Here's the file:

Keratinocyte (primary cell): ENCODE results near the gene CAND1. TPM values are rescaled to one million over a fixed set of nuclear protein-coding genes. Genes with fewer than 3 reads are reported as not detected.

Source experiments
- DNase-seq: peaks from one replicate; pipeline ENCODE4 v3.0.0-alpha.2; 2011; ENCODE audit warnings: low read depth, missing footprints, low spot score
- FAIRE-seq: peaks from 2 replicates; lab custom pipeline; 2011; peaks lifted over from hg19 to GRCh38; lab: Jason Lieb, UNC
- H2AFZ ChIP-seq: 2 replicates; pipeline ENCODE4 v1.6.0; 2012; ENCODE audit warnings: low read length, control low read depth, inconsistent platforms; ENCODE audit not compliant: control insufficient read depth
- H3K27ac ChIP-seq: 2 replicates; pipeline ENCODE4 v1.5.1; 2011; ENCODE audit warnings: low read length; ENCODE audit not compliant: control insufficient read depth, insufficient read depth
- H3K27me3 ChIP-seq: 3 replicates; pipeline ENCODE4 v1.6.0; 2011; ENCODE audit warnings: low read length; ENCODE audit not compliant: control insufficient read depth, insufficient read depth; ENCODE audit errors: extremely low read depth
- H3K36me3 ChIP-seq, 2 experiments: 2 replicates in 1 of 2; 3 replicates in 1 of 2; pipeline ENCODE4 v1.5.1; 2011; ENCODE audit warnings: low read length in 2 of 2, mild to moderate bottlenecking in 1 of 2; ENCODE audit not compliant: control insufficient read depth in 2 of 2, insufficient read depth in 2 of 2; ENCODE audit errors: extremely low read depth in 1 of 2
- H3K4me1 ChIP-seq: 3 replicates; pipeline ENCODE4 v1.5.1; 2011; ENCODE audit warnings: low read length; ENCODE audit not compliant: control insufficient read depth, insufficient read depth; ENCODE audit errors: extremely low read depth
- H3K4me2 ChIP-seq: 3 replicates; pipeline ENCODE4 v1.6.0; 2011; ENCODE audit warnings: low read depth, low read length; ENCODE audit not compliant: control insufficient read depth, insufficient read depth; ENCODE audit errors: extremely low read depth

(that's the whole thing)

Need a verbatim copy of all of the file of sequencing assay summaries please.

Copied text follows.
Keratinocyte (primary cell): ENCODE results near the gene CAND1. TPM values are rescaled to one million over a fixed set of nuclear protein-coding genes. Genes with fewer than 3 reads are reported as not detected.

Source experiments
- DNase-seq: peaks from one replicate; pipeline ENCODE4 v3.0.0-alpha.2; 2011; ENCODE audit warnings: low read depth, missing footprints, low spot score
- FAIRE-seq: peaks from 2 replicates; lab custom pipeline; 2011; peaks lifted over from hg19 to GRCh38; lab: Jason Lieb, UNC
- H2AFZ ChIP-seq: 2 replicates; pipeline ENCODE4 v1.6.0; 2012; ENCODE audit warnings: low read length, control low read depth, inconsistent platforms; ENCODE audit not compliant: control insufficient read depth
- H3K27ac ChIP-seq: 2 replicates; pipeline ENCODE4 v1.5.1; 2011; ENCODE audit warnings: low read length; ENCODE audit not compliant: control insufficient read depth, insufficient read depth
- H3K27me3 ChIP-seq: 3 replicates; pipeline ENCODE4 v1.6.0; 2011; ENCODE audit warnings: low read length; ENCODE audit not compliant: control insufficient read depth, insufficient read depth; ENCODE audit errors: extremely low read depth
- H3K36me3 ChIP-seq, 2 experiments: 2 replicates in 1 of 2; 3 replicates in 1 of 2; pipeline ENCODE4 v1.5.1; 2011; ENCODE audit warnings: low read length in 2 of 2, mild to moderate bottlenecking in 1 of 2; ENCODE audit not compliant: control insufficient read depth in 2 of 2, insufficient read depth in 2 of 2; ENCODE audit errors: extremely low read depth in 1 of 2
- H3K4me1 ChIP-seq: 3 replicates; pipeline ENCODE4 v1.5.1; 2011; ENCODE audit warnings: low read length; ENCODE audit not compliant: control insufficient read depth, insufficient read depth; ENCODE audit errors: extremely low read depth
- H3K4me2 ChIP-seq: 3 replicates; pipeline ENCODE4 v1.6.0; 2011; ENCODE audit warnings: low read depth, low read length; ENCODE audit not compliant: control insufficient read depth, insufficient read depth; ENCODE audit errors: extremely low read depth